year over decades can significantly increase your risk of developing
those who support going for annual mammograms acknowledge that the
overall net benefit is itty bitty at best; the numbers indicate
that two thousand women have to be screened for ten years for just
one woman to experience benefit to her lifespan.
of the most comprehensive studies of routine
mammograms conducted on women aged 40 to 49 found that:
who went for annual mammograms developed breast cancer at a
clip that was 22% higher than that of women who relied just
on self breast exams.
who went for annual mammograms had twice as many cases of metastatic
cancer compared to the group that did not receive mammograms.
let's step back a bit from epidemiological data and put our focus
know that if you get a mammogram, you're not preventing
anything. You're screening for abnormal masses.
the medical professional who performs and interprets your mammogram
deems you to have an abnormal mass, you're likely to receive a biopsy.
And if your biopsy reveals a malignant mass, chances are good that
your physician will refer you to an oncologist who will prescribe
treatment, most likely a mix of surgical excision, chemotherapy,
and perhaps a course of radiation.
point is, when medical professionals and studies talk about mammograms
saving lives, this has nothing to do with you preventing
or overcoming cancer.
are 100% unique in genetic composition, life history, and current
life circumstances, and most importantly, your chances of developing
and overcoming breast cancer have very little to do with survival
rates that are calculated for entire populations.
of the factors that determine your chances of developing and overcoming
any type of cancer are not accounted for when a physician tells
you that getting a mammogram can help save your life. These factors
you eat, how
you eat, your exposure to toxins,
your living and work environments, the states of your closest relationships,
fulfilled you feel.
all of this in mind, it should be clear that experiencing significant
over the decision to receive or decline a mammogram is in and of
itself a contributing cause of every health challenge that we know
of. Stress contributes to the development of disease, including
all types of cancer; never forget that your body and health cannot
be compartmentalized; every aspect of your life has some impact
on the health of every cell in your body.
a physician whom you respect strongly recommend a mammogram doesn't
make things easy, that's for sure. At the end of the day, I remind
myself that no one carries more responsibility for my health than
my health and life better than anyone.
when I need more rest than I'm getting.
when I need to eat more of certain foods and less of others.
when there is friction in an important relationship in my life,
and I know that transcending both pride and a desire for the other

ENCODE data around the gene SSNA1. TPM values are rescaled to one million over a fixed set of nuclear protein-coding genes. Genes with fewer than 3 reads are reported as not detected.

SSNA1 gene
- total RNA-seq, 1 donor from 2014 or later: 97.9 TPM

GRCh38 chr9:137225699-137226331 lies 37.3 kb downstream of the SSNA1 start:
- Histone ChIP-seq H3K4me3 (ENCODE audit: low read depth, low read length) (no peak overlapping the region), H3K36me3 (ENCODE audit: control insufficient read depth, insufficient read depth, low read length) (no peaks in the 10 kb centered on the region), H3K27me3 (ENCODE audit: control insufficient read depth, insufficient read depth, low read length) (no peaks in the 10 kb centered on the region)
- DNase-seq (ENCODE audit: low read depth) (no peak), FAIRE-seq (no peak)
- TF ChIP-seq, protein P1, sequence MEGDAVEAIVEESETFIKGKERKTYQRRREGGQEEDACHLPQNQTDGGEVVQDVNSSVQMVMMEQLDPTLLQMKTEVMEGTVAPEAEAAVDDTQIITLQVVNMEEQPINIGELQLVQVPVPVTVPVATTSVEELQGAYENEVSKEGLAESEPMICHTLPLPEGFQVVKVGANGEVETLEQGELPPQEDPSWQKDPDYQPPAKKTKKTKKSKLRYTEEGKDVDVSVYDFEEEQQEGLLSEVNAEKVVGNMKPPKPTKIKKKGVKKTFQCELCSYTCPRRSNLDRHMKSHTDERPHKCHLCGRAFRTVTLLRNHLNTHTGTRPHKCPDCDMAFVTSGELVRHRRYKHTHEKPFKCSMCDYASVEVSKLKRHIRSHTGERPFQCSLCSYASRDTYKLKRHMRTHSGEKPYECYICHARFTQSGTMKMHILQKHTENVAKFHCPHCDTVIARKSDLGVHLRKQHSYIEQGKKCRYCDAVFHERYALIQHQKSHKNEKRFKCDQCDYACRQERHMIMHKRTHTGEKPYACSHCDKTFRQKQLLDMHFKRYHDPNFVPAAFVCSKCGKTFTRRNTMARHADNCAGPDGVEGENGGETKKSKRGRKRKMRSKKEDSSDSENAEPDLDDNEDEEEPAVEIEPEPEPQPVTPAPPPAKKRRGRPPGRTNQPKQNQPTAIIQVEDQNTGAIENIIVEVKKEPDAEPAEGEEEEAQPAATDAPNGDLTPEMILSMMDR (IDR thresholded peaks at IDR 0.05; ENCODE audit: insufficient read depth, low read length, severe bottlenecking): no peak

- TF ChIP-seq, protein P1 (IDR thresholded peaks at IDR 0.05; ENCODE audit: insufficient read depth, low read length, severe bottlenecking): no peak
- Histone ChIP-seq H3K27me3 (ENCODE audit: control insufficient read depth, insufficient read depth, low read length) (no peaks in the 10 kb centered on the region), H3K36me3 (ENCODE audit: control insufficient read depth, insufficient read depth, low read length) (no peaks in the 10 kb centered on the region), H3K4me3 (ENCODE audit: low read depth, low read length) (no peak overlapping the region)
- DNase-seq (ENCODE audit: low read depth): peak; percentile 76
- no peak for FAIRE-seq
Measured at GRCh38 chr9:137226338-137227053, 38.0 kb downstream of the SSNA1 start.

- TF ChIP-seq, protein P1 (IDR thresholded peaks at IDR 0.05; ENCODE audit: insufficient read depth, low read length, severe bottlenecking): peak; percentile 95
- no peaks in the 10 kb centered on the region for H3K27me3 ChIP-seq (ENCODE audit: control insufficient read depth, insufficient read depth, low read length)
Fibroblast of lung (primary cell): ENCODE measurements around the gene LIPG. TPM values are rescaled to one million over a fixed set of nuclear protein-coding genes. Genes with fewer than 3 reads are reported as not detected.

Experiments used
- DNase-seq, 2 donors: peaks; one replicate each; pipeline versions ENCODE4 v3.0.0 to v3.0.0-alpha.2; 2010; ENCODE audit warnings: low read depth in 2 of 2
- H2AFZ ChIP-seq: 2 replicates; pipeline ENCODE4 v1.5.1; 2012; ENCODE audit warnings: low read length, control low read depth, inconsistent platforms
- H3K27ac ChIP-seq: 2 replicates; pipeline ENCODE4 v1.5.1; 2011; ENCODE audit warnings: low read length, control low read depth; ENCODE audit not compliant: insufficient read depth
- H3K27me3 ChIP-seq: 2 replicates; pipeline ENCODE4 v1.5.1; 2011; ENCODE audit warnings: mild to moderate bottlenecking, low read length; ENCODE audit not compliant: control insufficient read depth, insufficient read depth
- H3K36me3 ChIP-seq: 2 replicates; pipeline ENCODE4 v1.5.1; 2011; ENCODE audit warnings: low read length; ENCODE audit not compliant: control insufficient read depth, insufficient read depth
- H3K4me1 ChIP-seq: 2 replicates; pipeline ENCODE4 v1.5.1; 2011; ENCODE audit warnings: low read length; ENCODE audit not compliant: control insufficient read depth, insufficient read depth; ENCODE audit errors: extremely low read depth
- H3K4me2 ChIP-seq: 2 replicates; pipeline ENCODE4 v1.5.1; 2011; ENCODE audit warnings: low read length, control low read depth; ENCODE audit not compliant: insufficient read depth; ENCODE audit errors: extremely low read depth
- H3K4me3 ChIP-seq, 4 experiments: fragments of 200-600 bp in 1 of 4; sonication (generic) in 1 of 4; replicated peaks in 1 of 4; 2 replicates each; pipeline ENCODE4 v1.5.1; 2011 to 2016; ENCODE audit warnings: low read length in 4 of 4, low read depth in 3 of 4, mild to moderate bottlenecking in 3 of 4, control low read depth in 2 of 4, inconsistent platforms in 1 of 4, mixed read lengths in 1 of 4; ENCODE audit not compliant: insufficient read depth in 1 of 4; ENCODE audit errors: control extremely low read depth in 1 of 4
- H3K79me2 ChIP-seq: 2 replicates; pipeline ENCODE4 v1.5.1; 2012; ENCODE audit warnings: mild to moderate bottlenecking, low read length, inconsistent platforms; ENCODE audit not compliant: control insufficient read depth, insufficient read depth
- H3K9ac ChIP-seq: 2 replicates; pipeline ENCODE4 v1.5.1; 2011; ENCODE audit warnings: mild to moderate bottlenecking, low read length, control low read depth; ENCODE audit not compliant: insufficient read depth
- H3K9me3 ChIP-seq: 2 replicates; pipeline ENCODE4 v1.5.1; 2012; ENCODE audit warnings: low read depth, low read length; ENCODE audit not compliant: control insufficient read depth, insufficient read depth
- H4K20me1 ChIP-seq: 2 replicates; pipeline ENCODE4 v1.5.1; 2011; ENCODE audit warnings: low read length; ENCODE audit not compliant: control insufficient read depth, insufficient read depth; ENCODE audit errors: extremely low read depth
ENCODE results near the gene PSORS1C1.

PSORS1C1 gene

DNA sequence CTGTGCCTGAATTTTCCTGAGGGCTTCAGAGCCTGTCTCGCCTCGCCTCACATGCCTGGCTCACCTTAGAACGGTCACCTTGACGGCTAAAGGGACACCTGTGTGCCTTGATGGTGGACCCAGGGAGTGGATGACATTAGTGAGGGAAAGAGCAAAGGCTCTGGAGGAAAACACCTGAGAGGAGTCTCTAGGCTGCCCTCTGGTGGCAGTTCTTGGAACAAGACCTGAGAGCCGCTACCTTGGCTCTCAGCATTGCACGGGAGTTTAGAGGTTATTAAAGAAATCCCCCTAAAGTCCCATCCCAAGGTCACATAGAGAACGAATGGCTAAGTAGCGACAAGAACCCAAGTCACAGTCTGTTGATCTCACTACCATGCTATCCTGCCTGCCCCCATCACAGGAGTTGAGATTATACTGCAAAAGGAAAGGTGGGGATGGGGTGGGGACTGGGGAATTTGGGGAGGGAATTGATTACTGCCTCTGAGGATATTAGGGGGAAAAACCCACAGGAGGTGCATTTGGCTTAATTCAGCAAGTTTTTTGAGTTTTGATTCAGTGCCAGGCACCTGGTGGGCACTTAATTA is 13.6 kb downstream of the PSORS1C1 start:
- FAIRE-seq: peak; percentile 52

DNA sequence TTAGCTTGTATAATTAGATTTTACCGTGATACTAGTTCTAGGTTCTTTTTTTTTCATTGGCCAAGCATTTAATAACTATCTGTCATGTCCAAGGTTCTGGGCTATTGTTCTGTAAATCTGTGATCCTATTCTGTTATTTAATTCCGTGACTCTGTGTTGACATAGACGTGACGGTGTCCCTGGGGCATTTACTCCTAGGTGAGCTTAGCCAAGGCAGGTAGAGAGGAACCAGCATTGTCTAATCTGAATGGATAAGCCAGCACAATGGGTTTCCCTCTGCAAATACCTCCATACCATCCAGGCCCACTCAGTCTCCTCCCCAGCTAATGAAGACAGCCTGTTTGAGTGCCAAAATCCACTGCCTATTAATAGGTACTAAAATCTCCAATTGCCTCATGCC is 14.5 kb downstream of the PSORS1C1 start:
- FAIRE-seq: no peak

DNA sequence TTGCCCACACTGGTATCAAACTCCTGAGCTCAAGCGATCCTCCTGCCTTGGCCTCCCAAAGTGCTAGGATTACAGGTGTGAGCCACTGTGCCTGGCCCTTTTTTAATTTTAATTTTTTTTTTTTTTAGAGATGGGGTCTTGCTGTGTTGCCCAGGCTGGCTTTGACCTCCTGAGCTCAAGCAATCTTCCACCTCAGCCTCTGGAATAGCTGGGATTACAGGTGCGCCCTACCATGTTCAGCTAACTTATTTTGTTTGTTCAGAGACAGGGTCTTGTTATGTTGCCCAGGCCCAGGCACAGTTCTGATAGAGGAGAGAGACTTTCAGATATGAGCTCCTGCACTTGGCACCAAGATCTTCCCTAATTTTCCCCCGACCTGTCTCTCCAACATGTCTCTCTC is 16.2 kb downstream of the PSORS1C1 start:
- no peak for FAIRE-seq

party to apologize is a good path to erasing friction that hurts
when I have a guilty conscience and need to step up and do the right
that I can use all of my awareness and autonomy to screen my health
on my own with each passing day. Making the adjustments mentioned
above as needed is the best program of disease prevention that I
know of, and I put my confidence in this approach above all conventional
measures that come with significant risk.
another way, the best line of screening for dis-ease is your own
set of observations of how you feel physically and emotionally.
And the best line of preventing dis-ease involves living in a way
that optimally supports your innate self-healing mechanisms.
no question that some conventional medical tests provide immense
value in assessing our health and helping us make decisions on how
to approach various health challenges. The key is to make use of
the least harmful tests available, and only when deemed truly necessary
by our best instincts.
regard to specific medical screening procedures for breast cancer,
I feel that for the vast majority of women, regular self examinations
coupled with a manual exam by one's physician on an annual basis
is an effective approach that is virtually risk-free.
a person's medical history and/or a finding with a manual examination
indicate that it's prudent to investigate further, I feel that diagnostic
ultrasound and even magnetic resonance imaging (MRI) should be used
before mammograms, though the cost of magnetic resonance imaging
is significant. Thermography
is also a good option in some cases, though like all other screening
measures, it cannot detect every type of growth.
again, I feel that it's best to depend less on medical tests and
more on how we feel day to day to stay on top of our health, and
of course, to live as healthfully as possible. Why wait for a health
crisis to prompt us into doing what we know we should every day?
post note: Click here
to read how science was swept under the rug by the AMA as well as
the American Cancer Society in regard to findings contrary to mammogram